This word is found but once in the inspired Scriptures, at 2 Peter 2:4. The apostle writes: “Certainly if God did not hold back from punishing the angels that sinned, but, by throwing them into Tartarus, delivered them to pits of dense darkness to be reserved for judgment . . . ” The expression “throwing them into Tartarus” is from the Greek verb tar·ta·roʹo and so includes within itself the word Tartarus.
The Syriac Philoxenian Harkleian version of 2 Peter 2:4 translates Tartarus as simply “the lowest places.”
A parallel text is found at Jude 6: “And the angels that did not keep their original position but forsook their own proper dwelling place he has reserved with eternal bonds under dense darkness for the judgment of the great day.” Showing when it was that these angels “forsook their own proper dwelling place,” Peter speaks of the “spirits in prison, who had once been disobedient when the patience of God was waiting in Noah’s days, while the ark was being constructed.” (1 Pet. 3:19, 20) This directly links the matter to the account at Genesis 6:1-4 concerning the “sons of the true God” who abandoned their heavenly abode to cohabit with women in pre-Flood times and produced children by them, such offspring being designated as Nephilim.—See NEPHILIM, SON(S) OF GOD.
From these texts it is evident that the word Tartarus refers to or represents a prisonlike, abased condition into which God cast such disobedient angels. It must mean a condition rather than a particular location inasmuch as Peter, on the one hand, speaks of these disobedient spirits as being in “pits of dense darkness,” while Paul speaks of them as being in “heavenly places” from where they exercise a rule of darkness as wicked spirit forces. (2 Pet. 2:4; Eph. 6:10-12) The dense darkness similarly is not literally a lack of light but results from their being cut off from illumination by God as renegades and outcasts from his family with only a dark outlook as to their eternal destiny.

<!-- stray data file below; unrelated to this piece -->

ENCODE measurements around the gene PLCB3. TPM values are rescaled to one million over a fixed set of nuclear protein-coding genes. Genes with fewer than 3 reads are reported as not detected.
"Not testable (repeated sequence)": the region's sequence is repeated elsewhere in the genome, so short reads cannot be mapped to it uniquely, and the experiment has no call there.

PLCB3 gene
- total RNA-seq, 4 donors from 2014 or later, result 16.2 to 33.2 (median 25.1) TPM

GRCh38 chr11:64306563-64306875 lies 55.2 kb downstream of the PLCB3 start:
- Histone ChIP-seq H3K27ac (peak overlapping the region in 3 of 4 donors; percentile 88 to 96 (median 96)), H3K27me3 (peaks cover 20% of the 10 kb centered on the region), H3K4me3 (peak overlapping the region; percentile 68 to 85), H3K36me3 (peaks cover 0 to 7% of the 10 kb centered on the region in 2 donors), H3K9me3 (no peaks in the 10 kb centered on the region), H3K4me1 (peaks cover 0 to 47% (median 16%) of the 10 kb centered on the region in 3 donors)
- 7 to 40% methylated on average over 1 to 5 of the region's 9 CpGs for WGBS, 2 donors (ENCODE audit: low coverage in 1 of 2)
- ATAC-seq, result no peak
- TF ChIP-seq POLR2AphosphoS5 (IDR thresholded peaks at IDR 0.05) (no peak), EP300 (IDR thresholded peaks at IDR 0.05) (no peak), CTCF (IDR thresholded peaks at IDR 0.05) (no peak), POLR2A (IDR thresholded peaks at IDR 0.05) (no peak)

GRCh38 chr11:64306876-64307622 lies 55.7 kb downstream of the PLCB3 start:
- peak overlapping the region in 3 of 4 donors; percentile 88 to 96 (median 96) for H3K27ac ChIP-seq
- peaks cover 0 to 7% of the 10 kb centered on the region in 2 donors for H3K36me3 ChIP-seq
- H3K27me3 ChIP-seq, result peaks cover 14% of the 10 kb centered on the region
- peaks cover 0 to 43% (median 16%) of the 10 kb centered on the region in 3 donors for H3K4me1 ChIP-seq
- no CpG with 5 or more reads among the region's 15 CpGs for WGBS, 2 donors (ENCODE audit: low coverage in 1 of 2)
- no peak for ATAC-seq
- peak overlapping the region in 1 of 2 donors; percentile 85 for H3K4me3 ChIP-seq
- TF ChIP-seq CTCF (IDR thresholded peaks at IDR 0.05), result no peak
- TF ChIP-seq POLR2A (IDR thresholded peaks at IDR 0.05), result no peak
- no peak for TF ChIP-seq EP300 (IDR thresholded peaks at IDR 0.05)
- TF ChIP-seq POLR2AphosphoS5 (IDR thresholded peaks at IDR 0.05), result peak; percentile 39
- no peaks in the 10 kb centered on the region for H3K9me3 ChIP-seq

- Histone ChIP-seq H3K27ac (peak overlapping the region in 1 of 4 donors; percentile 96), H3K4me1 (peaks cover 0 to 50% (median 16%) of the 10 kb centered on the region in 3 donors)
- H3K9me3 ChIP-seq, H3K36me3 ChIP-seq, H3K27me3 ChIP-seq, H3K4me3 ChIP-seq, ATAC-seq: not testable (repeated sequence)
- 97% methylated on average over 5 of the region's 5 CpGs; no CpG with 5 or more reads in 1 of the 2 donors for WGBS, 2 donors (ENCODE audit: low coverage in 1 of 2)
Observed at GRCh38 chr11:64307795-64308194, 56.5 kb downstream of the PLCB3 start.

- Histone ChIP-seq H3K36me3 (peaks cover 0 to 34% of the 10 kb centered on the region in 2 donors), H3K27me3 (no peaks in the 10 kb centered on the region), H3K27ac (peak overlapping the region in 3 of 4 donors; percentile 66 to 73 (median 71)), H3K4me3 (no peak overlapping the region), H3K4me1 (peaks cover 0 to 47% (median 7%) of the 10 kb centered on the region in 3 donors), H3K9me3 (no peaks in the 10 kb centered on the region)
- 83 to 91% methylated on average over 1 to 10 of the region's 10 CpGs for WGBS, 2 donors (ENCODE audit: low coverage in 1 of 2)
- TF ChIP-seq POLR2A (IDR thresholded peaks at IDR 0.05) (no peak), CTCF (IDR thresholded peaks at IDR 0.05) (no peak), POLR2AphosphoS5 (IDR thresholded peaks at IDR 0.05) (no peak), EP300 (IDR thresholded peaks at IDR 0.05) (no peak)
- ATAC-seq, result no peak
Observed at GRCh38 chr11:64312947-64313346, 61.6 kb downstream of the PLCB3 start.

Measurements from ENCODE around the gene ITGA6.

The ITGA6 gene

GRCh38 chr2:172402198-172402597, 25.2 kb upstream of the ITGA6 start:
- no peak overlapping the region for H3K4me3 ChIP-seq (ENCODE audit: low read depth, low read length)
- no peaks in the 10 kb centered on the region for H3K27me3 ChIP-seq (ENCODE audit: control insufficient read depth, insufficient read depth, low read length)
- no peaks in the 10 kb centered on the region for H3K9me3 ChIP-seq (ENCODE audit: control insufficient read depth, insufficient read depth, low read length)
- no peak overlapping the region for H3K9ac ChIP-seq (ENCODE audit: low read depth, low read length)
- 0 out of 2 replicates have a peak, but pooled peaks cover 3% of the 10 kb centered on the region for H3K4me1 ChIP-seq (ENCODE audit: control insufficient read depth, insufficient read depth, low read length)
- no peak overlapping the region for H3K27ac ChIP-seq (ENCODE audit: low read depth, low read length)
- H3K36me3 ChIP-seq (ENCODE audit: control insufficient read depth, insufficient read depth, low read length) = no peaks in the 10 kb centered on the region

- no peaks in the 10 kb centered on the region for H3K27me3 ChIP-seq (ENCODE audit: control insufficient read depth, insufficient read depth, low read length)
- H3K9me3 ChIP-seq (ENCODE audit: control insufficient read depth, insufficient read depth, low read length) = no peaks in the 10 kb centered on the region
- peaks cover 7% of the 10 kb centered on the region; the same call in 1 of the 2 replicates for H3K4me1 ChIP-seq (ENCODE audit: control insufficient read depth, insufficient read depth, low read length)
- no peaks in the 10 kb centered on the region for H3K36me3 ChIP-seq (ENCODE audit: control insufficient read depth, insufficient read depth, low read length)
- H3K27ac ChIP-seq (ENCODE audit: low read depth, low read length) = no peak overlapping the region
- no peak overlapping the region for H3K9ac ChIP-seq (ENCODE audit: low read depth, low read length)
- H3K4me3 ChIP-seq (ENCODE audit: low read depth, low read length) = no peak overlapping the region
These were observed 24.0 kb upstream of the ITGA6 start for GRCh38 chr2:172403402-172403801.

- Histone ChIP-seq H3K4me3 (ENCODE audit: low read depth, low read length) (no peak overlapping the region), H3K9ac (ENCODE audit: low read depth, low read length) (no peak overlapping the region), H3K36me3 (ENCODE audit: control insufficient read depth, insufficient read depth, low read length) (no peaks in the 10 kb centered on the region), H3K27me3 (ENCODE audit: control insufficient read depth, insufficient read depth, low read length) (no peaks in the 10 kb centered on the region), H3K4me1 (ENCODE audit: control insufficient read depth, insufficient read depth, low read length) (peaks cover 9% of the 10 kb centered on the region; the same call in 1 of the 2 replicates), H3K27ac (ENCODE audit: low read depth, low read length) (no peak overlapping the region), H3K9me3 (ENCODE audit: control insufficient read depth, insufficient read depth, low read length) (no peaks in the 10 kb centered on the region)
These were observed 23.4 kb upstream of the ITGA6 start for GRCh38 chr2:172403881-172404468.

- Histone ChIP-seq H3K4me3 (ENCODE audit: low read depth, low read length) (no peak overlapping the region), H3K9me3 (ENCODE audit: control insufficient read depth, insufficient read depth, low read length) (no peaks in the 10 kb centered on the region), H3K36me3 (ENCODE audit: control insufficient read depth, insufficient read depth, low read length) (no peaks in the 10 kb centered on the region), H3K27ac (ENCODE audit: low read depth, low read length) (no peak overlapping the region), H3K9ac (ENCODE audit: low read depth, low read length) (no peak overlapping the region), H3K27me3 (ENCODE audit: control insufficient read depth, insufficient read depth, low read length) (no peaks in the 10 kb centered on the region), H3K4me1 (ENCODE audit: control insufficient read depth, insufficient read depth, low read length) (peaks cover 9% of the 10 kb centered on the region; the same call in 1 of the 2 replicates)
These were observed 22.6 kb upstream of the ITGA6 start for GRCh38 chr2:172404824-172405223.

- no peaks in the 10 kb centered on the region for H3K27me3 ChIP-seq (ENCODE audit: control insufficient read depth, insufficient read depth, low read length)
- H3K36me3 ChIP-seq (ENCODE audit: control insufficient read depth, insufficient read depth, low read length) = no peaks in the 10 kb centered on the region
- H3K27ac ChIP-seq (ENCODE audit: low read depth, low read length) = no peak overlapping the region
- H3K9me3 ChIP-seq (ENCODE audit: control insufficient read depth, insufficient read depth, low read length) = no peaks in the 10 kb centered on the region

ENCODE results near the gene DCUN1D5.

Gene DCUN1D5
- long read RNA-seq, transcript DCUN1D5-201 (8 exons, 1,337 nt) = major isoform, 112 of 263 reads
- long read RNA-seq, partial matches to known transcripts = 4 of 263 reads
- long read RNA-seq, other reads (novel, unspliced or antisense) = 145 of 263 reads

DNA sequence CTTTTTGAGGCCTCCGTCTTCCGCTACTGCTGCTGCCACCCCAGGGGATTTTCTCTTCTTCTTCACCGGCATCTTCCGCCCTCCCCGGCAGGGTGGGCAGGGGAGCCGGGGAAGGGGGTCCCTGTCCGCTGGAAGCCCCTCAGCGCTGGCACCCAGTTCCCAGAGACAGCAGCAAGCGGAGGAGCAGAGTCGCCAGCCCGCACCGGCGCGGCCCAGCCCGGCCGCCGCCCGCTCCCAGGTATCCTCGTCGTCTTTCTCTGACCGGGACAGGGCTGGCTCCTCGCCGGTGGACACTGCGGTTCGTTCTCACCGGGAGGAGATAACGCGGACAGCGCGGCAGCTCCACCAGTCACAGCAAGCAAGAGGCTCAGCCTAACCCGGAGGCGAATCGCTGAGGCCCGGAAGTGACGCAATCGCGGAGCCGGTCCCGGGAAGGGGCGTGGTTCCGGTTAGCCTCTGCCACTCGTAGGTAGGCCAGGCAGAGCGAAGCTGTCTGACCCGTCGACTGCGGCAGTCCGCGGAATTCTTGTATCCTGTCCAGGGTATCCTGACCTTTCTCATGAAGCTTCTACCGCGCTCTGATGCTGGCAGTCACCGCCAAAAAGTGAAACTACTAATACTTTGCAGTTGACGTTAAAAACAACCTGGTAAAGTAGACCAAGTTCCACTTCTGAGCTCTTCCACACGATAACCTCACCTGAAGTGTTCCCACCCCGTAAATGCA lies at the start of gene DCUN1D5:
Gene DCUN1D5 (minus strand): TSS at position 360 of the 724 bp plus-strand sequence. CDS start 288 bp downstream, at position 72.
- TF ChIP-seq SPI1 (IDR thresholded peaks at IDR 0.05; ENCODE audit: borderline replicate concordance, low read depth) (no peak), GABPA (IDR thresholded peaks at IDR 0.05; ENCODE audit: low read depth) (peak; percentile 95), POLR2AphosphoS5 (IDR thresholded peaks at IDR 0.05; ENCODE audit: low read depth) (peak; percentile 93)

Tartarus is, therefore, not the same as the Hebrew Sheol nor the Greek Hades, both of which refer to the common earthly grave of all mankind. This is evident from the fact that, while the apostle Peter shows that Jesus Christ preached to these “spirits in prison,” he also shows that Jesus did so, not during the three days while buried in Hades (Sheol), but after his resurrection out of Hades.—1 Pet. 3:18-20.
Likewise the abased condition represented by Tartarus should not be confused with the “abyss” into which Satan and his demons are eventually to be cast at the “judgment of the great day.” (Rev. 20:1-3; Jude 6) Apparently the disobedient angels were cast into Tartarus in “Noah’s days” (1 Pet. 3:20), but some two thousand years later we find them entreating Jesus “not to order them to go away into the abyss.”—Luke 8:26-31; see ABYSS.
The word Tartarus also is used in pre-Christian heathen mythologies. In Homer’s Iliad this mythological Tartarus is represented as an underground prison ‘as far below Hades as earth is below heaven.’ In it were imprisoned the lesser gods, Cronus and the other Titan spirits. As we have seen, the Tartarus of the Bible is not a place but a condition and, therefore, is not the same as this Tartarus of Greek mythology. However, it is worth noting that the mythological Tartarus was not presented as a place for humans but for superhuman creatures. So, in that regard there is a similarity, since the Scriptural Tartarus is clearly not for the detention of human souls (compare Matthew 11:23) but only for wicked superhuman spirits who are rebels against God.
The condition of utter debasement represented by Tartarus is a precursor of the abyssing that Satan and his demons are to experience prior to the start of the thousand-year reign of Christ. This, in turn, is to be followed after the end of the thousand years by their utter destruction in the “second death.”—Matt. 25:41; Rev. 20:1-3, 7-10, 14.